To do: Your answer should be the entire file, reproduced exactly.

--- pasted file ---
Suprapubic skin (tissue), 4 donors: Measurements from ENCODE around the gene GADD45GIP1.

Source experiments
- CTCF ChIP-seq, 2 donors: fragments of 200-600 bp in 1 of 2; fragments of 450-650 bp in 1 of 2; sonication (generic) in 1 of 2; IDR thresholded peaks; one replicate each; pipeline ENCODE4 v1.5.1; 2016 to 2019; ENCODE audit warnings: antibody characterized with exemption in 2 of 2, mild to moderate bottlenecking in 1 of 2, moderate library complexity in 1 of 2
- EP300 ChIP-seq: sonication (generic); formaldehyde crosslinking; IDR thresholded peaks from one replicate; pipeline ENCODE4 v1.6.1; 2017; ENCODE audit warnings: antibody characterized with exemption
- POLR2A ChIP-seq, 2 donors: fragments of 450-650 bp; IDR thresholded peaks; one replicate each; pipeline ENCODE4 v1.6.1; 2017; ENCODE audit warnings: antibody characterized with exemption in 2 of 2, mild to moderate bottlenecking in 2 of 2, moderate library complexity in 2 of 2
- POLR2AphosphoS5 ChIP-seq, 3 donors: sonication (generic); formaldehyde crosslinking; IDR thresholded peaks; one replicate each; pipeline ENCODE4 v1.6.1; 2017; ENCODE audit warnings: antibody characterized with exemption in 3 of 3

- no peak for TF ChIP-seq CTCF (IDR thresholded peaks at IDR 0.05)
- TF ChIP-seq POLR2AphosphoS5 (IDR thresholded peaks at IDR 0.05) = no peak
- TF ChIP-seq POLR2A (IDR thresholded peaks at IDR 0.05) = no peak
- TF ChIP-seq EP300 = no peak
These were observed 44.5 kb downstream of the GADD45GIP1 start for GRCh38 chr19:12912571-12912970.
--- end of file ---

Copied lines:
Suprapubic skin (tissue), 4 donors: Measurements from ENCODE around the gene GADD45GIP1.

Source experiments
- CTCF ChIP-seq, 2 donors: fragments of 200-600 bp in 1 of 2; fragments of 450-650 bp in 1 of 2; sonication (generic) in 1 of 2; IDR thresholded peaks; one replicate each; pipeline ENCODE4 v1.5.1; 2016 to 2019; ENCODE audit warnings: antibody characterized with exemption in 2 of 2, mild to moderate bottlenecking in 1 of 2, moderate library complexity in 1 of 2
- EP300 ChIP-seq: sonication (generic); formaldehyde crosslinking; IDR thresholded peaks from one replicate; pipeline ENCODE4 v1.6.1; 2017; ENCODE audit warnings: antibody characterized with exemption
- POLR2A ChIP-seq, 2 donors: fragments of 450-650 bp; IDR thresholded peaks; one replicate each; pipeline ENCODE4 v1.6.1; 2017; ENCODE audit warnings: antibody characterized with exemption in 2 of 2, mild to moderate bottlenecking in 2 of 2, moderate library complexity in 2 of 2
- POLR2AphosphoS5 ChIP-seq, 3 donors: sonication (generic); formaldehyde crosslinking; IDR thresholded peaks; one replicate each; pipeline ENCODE4 v1.6.1; 2017; ENCODE audit warnings: antibody characterized with exemption in 3 of 3

- no peak for TF ChIP-seq CTCF (IDR thresholded peaks at IDR 0.05)
- TF ChIP-seq POLR2AphosphoS5 (IDR thresholded peaks at IDR 0.05) = no peak
- TF ChIP-seq POLR2A (IDR thresholded peaks at IDR 0.05) = no peak
- TF ChIP-seq EP300 = no peak
These were observed 44.5 kb downstream of the GADD45GIP1 start for GRCh38 chr19:12912571-12912970.